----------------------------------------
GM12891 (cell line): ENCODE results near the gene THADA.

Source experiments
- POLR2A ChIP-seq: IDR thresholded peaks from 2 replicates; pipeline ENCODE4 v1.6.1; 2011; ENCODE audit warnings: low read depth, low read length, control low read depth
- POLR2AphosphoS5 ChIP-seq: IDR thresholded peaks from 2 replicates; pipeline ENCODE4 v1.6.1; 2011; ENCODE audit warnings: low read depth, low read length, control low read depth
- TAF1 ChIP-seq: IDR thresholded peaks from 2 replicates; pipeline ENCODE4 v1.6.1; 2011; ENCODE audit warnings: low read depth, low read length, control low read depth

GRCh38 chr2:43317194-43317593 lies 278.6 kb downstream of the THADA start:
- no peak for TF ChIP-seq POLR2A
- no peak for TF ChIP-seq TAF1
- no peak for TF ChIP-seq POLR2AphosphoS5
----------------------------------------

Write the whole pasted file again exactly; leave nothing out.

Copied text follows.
GM12891 (cell line): ENCODE results near the gene THADA.

Source experiments
- POLR2A ChIP-seq: IDR thresholded peaks from 2 replicates; pipeline ENCODE4 v1.6.1; 2011; ENCODE audit warnings: low read depth, low read length, control low read depth
- POLR2AphosphoS5 ChIP-seq: IDR thresholded peaks from 2 replicates; pipeline ENCODE4 v1.6.1; 2011; ENCODE audit warnings: low read depth, low read length, control low read depth
- TAF1 ChIP-seq: IDR thresholded peaks from 2 replicates; pipeline ENCODE4 v1.6.1; 2011; ENCODE audit warnings: low read depth, low read length, control low read depth

GRCh38 chr2:43317194-43317593 lies 278.6 kb downstream of the THADA start:
- no peak for TF ChIP-seq POLR2A
- no peak for TF ChIP-seq TAF1
- no peak for TF ChIP-seq POLR2AphosphoS5